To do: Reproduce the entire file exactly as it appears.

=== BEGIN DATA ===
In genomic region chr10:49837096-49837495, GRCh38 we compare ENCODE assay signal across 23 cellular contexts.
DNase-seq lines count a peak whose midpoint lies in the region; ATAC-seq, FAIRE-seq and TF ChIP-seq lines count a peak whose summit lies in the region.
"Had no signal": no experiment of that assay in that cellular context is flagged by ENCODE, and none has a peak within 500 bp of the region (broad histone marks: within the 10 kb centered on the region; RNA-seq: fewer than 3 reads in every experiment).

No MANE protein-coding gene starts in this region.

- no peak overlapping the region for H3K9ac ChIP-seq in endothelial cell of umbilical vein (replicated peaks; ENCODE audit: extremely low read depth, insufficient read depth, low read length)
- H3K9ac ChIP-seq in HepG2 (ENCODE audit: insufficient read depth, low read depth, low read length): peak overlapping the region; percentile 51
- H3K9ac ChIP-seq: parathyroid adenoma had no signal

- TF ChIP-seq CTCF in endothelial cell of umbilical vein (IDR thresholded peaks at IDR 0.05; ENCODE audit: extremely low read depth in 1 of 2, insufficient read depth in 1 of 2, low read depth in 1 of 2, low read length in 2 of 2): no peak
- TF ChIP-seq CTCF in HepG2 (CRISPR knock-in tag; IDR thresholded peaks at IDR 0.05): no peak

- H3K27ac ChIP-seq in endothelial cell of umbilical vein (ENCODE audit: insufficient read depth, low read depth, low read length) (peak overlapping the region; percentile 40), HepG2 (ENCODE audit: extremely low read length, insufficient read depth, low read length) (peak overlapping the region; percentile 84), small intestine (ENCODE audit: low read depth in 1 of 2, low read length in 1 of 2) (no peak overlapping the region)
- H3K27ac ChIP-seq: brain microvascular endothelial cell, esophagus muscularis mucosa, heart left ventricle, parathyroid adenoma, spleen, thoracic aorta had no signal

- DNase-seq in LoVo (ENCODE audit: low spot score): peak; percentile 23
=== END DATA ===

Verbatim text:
In genomic region chr10:49837096-49837495, GRCh38 we compare ENCODE assay signal across 23 cellular contexts.
DNase-seq lines count a peak whose midpoint lies in the region; ATAC-seq, FAIRE-seq and TF ChIP-seq lines count a peak whose summit lies in the region.
"Had no signal": no experiment of that assay in that cellular context is flagged by ENCODE, and none has a peak within 500 bp of the region (broad histone marks: within the 10 kb centered on the region; RNA-seq: fewer than 3 reads in every experiment).

No MANE protein-coding gene starts in this region.

- no peak overlapping the region for H3K9ac ChIP-seq in endothelial cell of umbilical vein (replicated peaks; ENCODE audit: extremely low read depth, insufficient read depth, low read length)
- H3K9ac ChIP-seq in HepG2 (ENCODE audit: insufficient read depth, low read depth, low read length): peak overlapping the region; percentile 51
- H3K9ac ChIP-seq: parathyroid adenoma had no signal

- TF ChIP-seq CTCF in endothelial cell of umbilical vein (IDR thresholded peaks at IDR 0.05; ENCODE audit: extremely low read depth in 1 of 2, insufficient read depth in 1 of 2, low read depth in 1 of 2, low read length in 2 of 2): no peak
- TF ChIP-seq CTCF in HepG2 (CRISPR knock-in tag; IDR thresholded peaks at IDR 0.05): no peak

- H3K27ac ChIP-seq in endothelial cell of umbilical vein (ENCODE audit: insufficient read depth, low read depth, low read length) (peak overlapping the region; percentile 40), HepG2 (ENCODE audit: extremely low read length, insufficient read depth, low read length) (peak overlapping the region; percentile 84), small intestine (ENCODE audit: low read depth in 1 of 2, low read length in 1 of 2) (no peak overlapping the region)
- H3K27ac ChIP-seq: brain microvascular endothelial cell, esophagus muscularis mucosa, heart left ventricle, parathyroid adenoma, spleen, thoracic aorta had no signal

- DNase-seq in LoVo (ENCODE audit: low spot score): peak; percentile 23